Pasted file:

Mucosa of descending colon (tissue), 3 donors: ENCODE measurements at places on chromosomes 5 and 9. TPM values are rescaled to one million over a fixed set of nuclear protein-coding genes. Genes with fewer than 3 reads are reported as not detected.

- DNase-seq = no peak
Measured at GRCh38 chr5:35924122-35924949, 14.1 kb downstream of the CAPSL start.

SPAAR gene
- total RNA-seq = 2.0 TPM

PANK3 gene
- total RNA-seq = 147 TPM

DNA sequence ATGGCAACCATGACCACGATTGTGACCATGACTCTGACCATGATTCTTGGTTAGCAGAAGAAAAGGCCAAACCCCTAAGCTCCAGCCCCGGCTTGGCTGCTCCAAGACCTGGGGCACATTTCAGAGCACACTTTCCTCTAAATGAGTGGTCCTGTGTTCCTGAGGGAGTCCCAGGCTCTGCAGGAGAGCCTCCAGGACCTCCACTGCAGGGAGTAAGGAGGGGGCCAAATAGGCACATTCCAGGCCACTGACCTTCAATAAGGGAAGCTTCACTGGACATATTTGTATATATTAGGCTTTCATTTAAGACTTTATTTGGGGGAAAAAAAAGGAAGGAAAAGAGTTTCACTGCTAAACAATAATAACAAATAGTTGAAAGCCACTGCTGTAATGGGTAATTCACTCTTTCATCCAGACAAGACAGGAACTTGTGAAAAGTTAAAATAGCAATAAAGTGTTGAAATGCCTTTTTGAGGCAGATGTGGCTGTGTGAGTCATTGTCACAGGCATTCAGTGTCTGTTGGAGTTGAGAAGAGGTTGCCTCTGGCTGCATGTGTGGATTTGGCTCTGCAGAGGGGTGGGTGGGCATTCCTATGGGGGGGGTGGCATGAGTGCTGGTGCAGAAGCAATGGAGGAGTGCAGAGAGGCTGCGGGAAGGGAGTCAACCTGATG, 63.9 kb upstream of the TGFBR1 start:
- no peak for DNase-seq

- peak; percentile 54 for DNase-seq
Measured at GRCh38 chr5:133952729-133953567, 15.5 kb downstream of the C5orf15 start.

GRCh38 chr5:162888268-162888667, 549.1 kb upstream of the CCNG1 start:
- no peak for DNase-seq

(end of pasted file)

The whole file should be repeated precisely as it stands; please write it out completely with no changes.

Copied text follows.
Mucosa of descending colon (tissue), 3 donors: ENCODE measurements at places on chromosomes 5 and 9. TPM values are rescaled to one million over a fixed set of nuclear protein-coding genes. Genes with fewer than 3 reads are reported as not detected.

- DNase-seq = no peak
Measured at GRCh38 chr5:35924122-35924949, 14.1 kb downstream of the CAPSL start.

SPAAR gene
- total RNA-seq = 2.0 TPM

PANK3 gene
- total RNA-seq = 147 TPM

DNA sequence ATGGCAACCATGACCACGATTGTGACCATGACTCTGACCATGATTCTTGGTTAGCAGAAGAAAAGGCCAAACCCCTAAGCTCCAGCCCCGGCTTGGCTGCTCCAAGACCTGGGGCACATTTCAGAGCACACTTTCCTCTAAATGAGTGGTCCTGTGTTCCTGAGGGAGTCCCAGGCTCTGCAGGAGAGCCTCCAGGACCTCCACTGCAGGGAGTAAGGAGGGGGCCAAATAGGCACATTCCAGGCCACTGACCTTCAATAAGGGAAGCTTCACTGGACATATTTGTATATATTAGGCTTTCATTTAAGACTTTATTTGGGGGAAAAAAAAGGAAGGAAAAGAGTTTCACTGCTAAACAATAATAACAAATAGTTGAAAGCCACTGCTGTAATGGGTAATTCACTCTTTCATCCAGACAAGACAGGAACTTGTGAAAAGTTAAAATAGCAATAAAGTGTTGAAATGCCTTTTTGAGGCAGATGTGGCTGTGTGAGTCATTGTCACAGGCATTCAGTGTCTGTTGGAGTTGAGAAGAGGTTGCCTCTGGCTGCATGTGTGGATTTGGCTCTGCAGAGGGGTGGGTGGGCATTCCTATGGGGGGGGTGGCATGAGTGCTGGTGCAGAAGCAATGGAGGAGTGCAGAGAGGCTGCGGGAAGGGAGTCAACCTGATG, 63.9 kb upstream of the TGFBR1 start:
- no peak for DNase-seq

- peak; percentile 54 for DNase-seq
Measured at GRCh38 chr5:133952729-133953567, 15.5 kb downstream of the C5orf15 start.

GRCh38 chr5:162888268-162888667, 549.1 kb upstream of the CCNG1 start:
- no peak for DNase-seq